agile

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The Two Metrics That Matter

This article is designed to provide specific steps for understanding your development effectiveness. Getting this right will help move your software development group toward being a true business partner, if it is not already.

Neil Fox's picture Neil Fox
Two Measures of Development Effectiveness: Predictability and Optimization

Nearly every CIO or VP of R&D is struggling to improve their time to market while increase the number of features delivered within stagnant or shrinking budgets. Two objectives of software development teams will address this need are to improve predictability and optimize productivity By combining views of predictability and productivity of the development activity, the team and its stakeholders can quickly and easily tell if the development is on track, if predictability is improving, and if team members are self-aware enough to improve their overall output.

Neil Fox's picture Neil Fox
Stop the Wishful Thinking: Software Estimation Reality Check

Daryl Kulak tackles the most common beliefs in software development regarding estimating, and shows us ways and methods to help developers deal with the demands of businesspeople.

Daryl  Kulak's picture Daryl Kulak
Updated Agile Program Management Slides Posted

I missed one presentation in my last post. At Oredev, I had an opportunity to speak with the PMI Sweden folks (at least, the southern Sweden folks). I talked about Agile Program Management, and discussed my current thinking about agile program management.

Johanna Rothman's picture Johanna Rothman
Estimating the Unknown: Dates or Budgets, Part 5

In  many ways, estimating project budgets or dates for agile projects turns out to be irrelevant. If you have a ranked backlog, and you finish features, you can always stop the project if you hit a particular date or cost.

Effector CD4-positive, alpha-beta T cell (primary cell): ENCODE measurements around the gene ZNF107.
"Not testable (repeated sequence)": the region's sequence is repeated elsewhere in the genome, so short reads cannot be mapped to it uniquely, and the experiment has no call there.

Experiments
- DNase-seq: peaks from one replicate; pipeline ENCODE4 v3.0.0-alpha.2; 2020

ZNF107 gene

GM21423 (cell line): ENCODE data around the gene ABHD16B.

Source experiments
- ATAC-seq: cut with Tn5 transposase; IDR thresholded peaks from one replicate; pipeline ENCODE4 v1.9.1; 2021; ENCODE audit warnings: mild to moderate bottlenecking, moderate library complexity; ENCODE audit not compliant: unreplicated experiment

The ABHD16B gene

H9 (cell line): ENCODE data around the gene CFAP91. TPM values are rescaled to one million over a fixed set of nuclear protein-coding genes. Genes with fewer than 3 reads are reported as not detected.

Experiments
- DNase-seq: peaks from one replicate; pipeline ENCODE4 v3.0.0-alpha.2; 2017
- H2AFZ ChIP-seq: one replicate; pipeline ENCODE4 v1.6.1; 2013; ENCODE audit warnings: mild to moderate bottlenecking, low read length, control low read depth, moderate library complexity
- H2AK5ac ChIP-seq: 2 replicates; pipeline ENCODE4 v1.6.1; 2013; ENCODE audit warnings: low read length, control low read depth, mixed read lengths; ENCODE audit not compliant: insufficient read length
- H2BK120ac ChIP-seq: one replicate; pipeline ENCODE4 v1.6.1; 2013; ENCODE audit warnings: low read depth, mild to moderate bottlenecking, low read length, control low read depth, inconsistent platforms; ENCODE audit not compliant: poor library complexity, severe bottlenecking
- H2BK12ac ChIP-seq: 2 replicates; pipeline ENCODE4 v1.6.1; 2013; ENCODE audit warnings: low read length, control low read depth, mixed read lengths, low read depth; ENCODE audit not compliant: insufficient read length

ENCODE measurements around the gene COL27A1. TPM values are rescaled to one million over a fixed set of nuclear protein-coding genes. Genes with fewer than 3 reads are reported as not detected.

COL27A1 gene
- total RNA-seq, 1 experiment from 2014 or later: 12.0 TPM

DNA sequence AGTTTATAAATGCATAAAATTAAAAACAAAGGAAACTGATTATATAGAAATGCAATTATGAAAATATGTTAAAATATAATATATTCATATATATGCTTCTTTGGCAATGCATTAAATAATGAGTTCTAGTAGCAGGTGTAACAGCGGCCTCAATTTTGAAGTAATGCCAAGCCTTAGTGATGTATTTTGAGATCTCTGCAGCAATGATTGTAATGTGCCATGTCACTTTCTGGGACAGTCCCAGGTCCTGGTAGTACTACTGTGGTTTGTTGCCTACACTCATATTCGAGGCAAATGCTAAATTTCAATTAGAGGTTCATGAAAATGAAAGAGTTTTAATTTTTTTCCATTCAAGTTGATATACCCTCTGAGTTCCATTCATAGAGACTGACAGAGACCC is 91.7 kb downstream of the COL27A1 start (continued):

Johanna Rothman's picture Johanna Rothman
Helping the Customer Stick to the Purpose of a User Story

Lisa Crispin writes that you need to understand the purpose of a user story or feature. Start with the "why." You can worry later about the "how." The customers get to decide on the business value to be delivered. They generally aren't qualified to dictate the technical implementation of that functionality. It's up to the technical team to decide the best way to deliver the desired feature through the software.

Lisa Crispin's picture Lisa Crispin
Getting to "Done" in Agile Development

When the tasks in the "Done" column needed more attention, the team created a "Done Done" column. Later, they created a "Done Done Done" column. In this article, Brian Bozzuto discusses how you can stop adding columns and honestly get to "done" without having to kid yourself.

Brian  Bozzuto's picture Brian Bozzuto
The Agile Success Factor: Continuous Integration

Kirk Knoernschild discusses the subtle though significant ways that continuous integration can be leveraged—from helping to align IT with the business to enforcing architectural constraints—and shows that this fundamental aspect of agility is the defining and necessary element of a truly agile development experience.

Kirk Knoernschild's picture Kirk Knoernschild
Innovate Successfully by Creating a Lean, Minimal Product

Investing in a new product always involves risk. We may have targeted the wrong market segment, envisioned the wrong product or the wrong features, or the market may have changed by the time the product is launched.

Roman Pichler's picture Roman Pichler
A Productivity Comparison of Kanban and Scrum

Charles Suscheck compares the levels of productivity of Scrum and Kanban through a hands-on experiment that he and his team personally participated in. Learn the upsides and warnings about each practice to help you decide what might work best for you and your team on your next project.

Charles Suscheck's picture Charles Suscheck

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